Thayer said she was grateful the council position is non-partisan because she believes an issue-based -- not a party based -- approach is the best way to connect with her constituents.
“There are Republicans, there are Independents, there is Green Party and there are Democrats, all in my ward,” she said. “So, I don't want to be walking in there and say, ‘Well, jeez, I'm this or I'm that,’ I'd rather say, ‘I'm issue-based.’ ‘What is the issue? What can we do and how can we solve it?’ And that takes relationships.”
In her mind, building community is all about finding common ground, which she said often means gardening or quilting or food in her world. She even joked that after a conversation with one of her future constituents who is pro-second amendment, she earned her permit to carry.
Thayer encourages people to speak up and speak out, no matter their viewpoints.
“Before I (take office) I want to make sure that the staff, the city, feel comfortable and know that I'm not charging in like a bull in a China shop,” she said.
Goals and motivations
Thayer has a packed list of goals for her time on the council, and has already started trying to reach them -- meeting with churches and small businesses, and having attended city council meetings for the past few months.
She hopes to better address homelessness in the area, and increase the availability of affordable housing. She also wants to help Bemidji tackle COVID-19 and its impacts.
Environmental concerns are of utmost importance to her. During her campaign, she was endorsed by MN350, a well known environmental activism organization.
With her background and cultural values, Thayer brings a unique perspective to the council. She explained that she wants to forge lasting relationships between the city and tribal nations and hopes to increase civic engagement and education.
“I do carry, I’m hoping, a good relationship with the tribes,” she said. “That's unique. We will go to the tribes to start partnering with them. Maybe they can help, maybe they can't, we don't know that. But what we do know is that we have some issues in our community. We’ve got to partner up, and be very visible, so that there's some trust built because right now, the trust is gone.”
Thayer is also bringing with her the Ojibwe Seven Grandfathers Teachings, which she sees as her guiding principle.
“We are caretakers,” she said. “Anishinaabe people are caretakers of the earth. That means we run for office because we have to be care-taking the community resources, and we have to be caretaking and helping people. It's about people. It's about honesty and truth and fortitude.”
In the future, Thayer sees Bemidji growing into a “cultural Mecca,” she said, with more ethnic restaurants, celebrations and Indigenous business owners. She pictures the different cultures in Bemidji as walking side by side, instead of trying to blend or erase one another.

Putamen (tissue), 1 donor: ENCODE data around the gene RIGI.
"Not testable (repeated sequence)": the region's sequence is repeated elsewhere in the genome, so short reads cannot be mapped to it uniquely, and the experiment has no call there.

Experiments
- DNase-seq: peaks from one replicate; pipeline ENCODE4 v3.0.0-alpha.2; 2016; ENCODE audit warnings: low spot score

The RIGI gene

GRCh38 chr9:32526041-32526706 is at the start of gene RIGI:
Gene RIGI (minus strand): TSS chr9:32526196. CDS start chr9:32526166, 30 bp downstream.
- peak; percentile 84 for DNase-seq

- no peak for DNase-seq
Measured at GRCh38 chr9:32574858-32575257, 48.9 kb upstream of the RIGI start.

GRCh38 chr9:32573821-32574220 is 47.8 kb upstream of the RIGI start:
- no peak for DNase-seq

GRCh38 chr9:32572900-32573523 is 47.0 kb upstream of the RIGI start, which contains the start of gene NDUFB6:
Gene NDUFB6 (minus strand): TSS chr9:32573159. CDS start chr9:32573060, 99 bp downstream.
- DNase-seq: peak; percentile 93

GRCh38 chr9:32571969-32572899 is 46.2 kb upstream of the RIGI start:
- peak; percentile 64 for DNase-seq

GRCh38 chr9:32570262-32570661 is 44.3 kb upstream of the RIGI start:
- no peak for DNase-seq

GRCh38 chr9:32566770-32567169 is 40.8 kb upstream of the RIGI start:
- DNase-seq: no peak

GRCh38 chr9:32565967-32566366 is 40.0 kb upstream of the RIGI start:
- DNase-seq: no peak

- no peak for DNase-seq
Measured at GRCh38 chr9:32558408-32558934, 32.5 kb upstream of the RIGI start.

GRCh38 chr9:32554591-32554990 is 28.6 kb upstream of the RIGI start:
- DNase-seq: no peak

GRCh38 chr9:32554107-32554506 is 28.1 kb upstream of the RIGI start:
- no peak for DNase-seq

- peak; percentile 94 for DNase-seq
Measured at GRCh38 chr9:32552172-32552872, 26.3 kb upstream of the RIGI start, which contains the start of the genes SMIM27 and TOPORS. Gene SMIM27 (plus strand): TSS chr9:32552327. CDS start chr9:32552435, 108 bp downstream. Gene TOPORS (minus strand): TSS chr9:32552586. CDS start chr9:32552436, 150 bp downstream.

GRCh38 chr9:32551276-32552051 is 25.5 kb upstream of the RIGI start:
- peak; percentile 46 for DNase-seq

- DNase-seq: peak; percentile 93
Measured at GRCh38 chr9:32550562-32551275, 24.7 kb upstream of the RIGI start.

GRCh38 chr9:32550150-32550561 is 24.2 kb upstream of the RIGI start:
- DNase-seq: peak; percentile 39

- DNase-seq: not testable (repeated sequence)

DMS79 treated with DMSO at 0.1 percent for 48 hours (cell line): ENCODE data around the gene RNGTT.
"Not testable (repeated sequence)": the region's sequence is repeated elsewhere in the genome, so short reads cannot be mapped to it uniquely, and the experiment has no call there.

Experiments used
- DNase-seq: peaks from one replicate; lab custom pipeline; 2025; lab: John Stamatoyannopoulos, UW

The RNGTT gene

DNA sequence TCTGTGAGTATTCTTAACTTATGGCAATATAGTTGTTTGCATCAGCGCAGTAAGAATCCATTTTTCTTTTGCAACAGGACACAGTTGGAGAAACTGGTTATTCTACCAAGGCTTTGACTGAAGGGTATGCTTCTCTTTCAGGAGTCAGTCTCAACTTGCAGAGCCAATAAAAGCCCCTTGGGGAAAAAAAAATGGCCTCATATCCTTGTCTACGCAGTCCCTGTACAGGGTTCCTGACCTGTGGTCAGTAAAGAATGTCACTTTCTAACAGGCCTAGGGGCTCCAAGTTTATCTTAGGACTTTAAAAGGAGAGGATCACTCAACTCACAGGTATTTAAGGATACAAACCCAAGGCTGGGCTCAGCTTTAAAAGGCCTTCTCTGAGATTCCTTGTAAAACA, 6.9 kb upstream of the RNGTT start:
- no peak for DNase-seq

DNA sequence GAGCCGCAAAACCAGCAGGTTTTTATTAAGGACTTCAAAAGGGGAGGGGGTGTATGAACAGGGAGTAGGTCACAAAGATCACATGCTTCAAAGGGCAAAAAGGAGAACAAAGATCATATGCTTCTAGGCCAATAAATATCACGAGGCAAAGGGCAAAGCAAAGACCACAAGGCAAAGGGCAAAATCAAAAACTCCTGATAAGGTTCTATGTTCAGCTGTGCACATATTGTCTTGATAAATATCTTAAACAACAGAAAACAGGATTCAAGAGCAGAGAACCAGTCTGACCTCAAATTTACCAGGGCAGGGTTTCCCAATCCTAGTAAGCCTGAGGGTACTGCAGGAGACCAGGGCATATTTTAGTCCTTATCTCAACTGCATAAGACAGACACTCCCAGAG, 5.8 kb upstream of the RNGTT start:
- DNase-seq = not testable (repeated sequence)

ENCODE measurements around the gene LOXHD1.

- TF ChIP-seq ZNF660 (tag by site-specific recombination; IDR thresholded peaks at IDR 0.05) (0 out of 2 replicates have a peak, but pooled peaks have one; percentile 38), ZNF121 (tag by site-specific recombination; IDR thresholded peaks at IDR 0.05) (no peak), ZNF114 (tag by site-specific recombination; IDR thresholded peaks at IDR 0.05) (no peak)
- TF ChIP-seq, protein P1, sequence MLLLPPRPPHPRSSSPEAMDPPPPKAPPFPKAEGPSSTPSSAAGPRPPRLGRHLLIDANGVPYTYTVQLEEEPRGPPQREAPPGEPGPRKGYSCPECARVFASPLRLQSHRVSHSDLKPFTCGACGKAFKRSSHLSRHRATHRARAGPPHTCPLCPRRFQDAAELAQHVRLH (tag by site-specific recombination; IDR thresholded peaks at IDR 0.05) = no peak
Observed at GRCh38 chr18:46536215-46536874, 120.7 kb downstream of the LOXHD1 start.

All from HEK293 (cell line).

“I ran for the unheard in our community. I ran because of our siloed community and lack of relationship building with the tribes who support this community,” she said. “We can't close our community off anymore. We have to embrace.”
Passing the torch
Thayer said she does not plan to seek reelection after her four years are up, so she needs to work quickly.
“That is a huge amount of work,” she said, reflecting on her laundry list of goals. “I have only four years to accomplish that. And in those four years also mentoring people who are younger than me, who are smarter than me.”
She hopes instead to inspire young people, particularly young women or young Black or Indigenous people, to run for office in her place. She hopes to light a fire, engaging more of them in local government.
“I really do believe that anybody under 35 should be in these positions. We always seem to elect people who are older and that narrative needs to change. We need to get people involved again,” she said. “I don't care if they're pink, blue, purple. I don't care. I just want young people to start taking an initiative.”
“I have a large family system, so I wanted them to have a role model, as well to set an example for the community that they can create change.” she continued.
What’s next for Thayer after this? Perhaps writing a book, she said. She doesn’t see a future for herself as a long term local politician. Her spirit and perseverance have energized the people around her, and she hopes to serve as a spark, inspiring more people to work together for change.
“I was like a pebble in a lake -- a little stone got thrown in and now waves are happening. That's exciting to me that people are starting to think about their neighbors,” Thayer said. “We are sitting in the heart of three large reservations, which leads me to work on community, being the first Indigenous American woman in history, that'll be on the Bemidji City Council.”